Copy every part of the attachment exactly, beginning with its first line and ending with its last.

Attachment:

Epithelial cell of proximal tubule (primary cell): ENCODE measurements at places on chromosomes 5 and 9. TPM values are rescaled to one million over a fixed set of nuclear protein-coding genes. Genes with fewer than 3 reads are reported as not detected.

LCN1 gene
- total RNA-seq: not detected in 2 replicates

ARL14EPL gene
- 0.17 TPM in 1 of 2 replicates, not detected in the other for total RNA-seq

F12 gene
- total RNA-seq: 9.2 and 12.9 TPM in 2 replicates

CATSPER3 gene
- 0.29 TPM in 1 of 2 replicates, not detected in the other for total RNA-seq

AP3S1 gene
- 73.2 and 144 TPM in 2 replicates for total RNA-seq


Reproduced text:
Epithelial cell of proximal tubule (primary cell): ENCODE measurements at places on chromosomes 5 and 9. TPM values are rescaled to one million over a fixed set of nuclear protein-coding genes. Genes with fewer than 3 reads are reported as not detected.

LCN1 gene
- total RNA-seq: not detected in 2 replicates

ARL14EPL gene
- 0.17 TPM in 1 of 2 replicates, not detected in the other for total RNA-seq

F12 gene
- total RNA-seq: 9.2 and 12.9 TPM in 2 replicates

CATSPER3 gene
- 0.29 TPM in 1 of 2 replicates, not detected in the other for total RNA-seq

AP3S1 gene
- 73.2 and 144 TPM in 2 replicates for total RNA-seq